I started at Penn State in grad classes, non degree program. However, for reimbursement from the district I had to have "grad" courses-upper numbers. I believed I would see how things were, and then get into a program in Art Ed. MFA required a 2 yr residency. I really could not do that. 30 credits later I was still not in a program, and had realized that the Med would require great amounts of pedagogy credits. Credits I did not and do not believe made me much better of a teacher. Content is important to me, I believe that having your content under control makes you much more comfortable with the aspects of teaching. So I transferred 24 credits to Mansfield University, and finished an Med 2 years later. I did not have the opportunity to take ceramics up there, but got a lot of painting, drawing and printmaking in. Masters paper on creating a computer animation studio, and the first paper handed in in digital format and DTP.

 

My response to how I did things. . . . after 30 years of helping students with problems your problem was minor.

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I've always had a hard time with blank space.  I hang things on every available inch of my walls.  To me, things that are just glazed one color are boring.  Even if the form is amazing I stop looking at it very quickly.  before I was decorating my pieces I was glazing them in a lot of different colors trying to get something which would stay visually stimulating for me.  This led of course to a lot of horrible looking pots with poor color combinations.  Around the same time, I was wrestling with throwing things which were not the weight of a brick, and frustrating with the whole trimming process. So I would trim a little and then I would use the tip of a fettling knife to carve out patterns in the clay.  No one thought to mention to me that there were better tools for that, so I did that for years.  I also couldn't throw anything very big and didn't get the whole stacking pots thing so I would make my pots bigger by adding coils.  I really enjoyed the texture of the coils so even when I got better at bigger things I would add coils to get the texture I wanted.  So basically my whole aesthetic originated in my dislike of blank space, and my failure to make good forms  :D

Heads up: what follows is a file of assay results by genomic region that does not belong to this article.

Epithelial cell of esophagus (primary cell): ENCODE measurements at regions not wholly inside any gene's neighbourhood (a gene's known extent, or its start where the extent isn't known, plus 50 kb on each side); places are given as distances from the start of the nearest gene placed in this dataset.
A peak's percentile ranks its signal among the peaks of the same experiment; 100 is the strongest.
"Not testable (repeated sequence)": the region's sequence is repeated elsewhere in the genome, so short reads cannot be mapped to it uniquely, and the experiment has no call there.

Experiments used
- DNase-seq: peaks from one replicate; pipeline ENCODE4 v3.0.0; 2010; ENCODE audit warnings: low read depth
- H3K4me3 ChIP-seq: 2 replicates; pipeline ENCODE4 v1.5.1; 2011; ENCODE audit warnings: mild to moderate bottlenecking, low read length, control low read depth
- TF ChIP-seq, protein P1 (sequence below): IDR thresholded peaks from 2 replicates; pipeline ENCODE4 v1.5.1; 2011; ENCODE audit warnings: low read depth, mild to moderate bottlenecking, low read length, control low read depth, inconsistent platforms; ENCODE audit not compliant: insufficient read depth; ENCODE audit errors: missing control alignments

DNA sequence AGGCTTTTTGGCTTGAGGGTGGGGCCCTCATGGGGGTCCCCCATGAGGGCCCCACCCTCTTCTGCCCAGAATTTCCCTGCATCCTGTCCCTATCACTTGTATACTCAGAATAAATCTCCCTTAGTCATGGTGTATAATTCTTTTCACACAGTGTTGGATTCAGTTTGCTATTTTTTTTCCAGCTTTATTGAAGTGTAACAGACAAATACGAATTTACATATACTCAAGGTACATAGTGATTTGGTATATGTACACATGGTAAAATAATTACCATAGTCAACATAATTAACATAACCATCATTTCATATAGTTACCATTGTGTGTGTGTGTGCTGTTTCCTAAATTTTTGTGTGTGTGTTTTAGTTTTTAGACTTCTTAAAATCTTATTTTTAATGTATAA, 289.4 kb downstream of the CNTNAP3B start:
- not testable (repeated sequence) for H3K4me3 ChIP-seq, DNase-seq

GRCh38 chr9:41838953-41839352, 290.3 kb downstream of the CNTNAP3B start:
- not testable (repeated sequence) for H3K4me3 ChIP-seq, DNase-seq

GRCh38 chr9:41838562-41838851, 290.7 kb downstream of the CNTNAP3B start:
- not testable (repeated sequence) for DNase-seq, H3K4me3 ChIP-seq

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Mudbug,

Great video of Allan Caiger Smith and Mike Casson. They are both so young there. Met Allen at the majolica conference, "Seduced by Color" in Toronto in the 90s and Casson with Walter Keeler in Pisa in 2001. Great potters all three! Thanks for posting.

Marcia

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I don't have a sofa. That settles that. Here's a saying that I like "Never let your story be more interesting than your art." Lester VanWinkle  Actually, it is one of Lester's rules. Here is a link to Lester's rules...worth checking out! 

 

http://www.babygorilla.com/warehouse/professional/rules/lesterslaws.html

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Why decorate pots?

 

I just made a batch of mugs to give to my cousins at a family garden party I'm hosting next weekend.  Thought it would be fun to all have the same/but different mug to drink out of at the party, and to take away at the end.

 

Problem was I didn't have enough glaze to do the inside and outside the same (glossy white), so I poured the glaze in/out of the inside, dipped the top half and almost ran out.  I then mixed in some clear glaze and some satin white (having already done some test tiles a while back), and dipped the bottom half.

 

That left a line around the middle of the mug, so I decorated that line.  I put dots or dashes or zig-zags or circles of a bright red runny glaze on every mug and fired them, hoping the red would run into the white/white mix and give me lots of mugs the same/but different.  It worked - yehay.

 

Was there a shelf above that? Seems like a lot of empty space and it is making me itch  :huh:

 

I started decorating pots with coloured slips so I didn't have to spend hours testing to find another glaze. I find being lazy you find the easiest ways to complete anything. I was also inspired by Bill Gates

FFmFzxJ.jpg

Chris Campbell and Chilly like this

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Why decorate pots?

 

I just made a batch of mugs to give to my cousins at a family garden party I'm hosting next weekend.  Thought it would be fun to all have the same/but different mug to drink out of at the party, and to take away at the end.

 

 

Was there a shelf above that? Seems like a lot of empty space and it is making me itch  :huh:

 

No, that was all the "stoneware" stuff I had.  At the centre, I'm the only one firing to ^6.  There was too much for my little round kiln, and not really enough for the big kiln, but I needed that lot fired for the party the following weekend.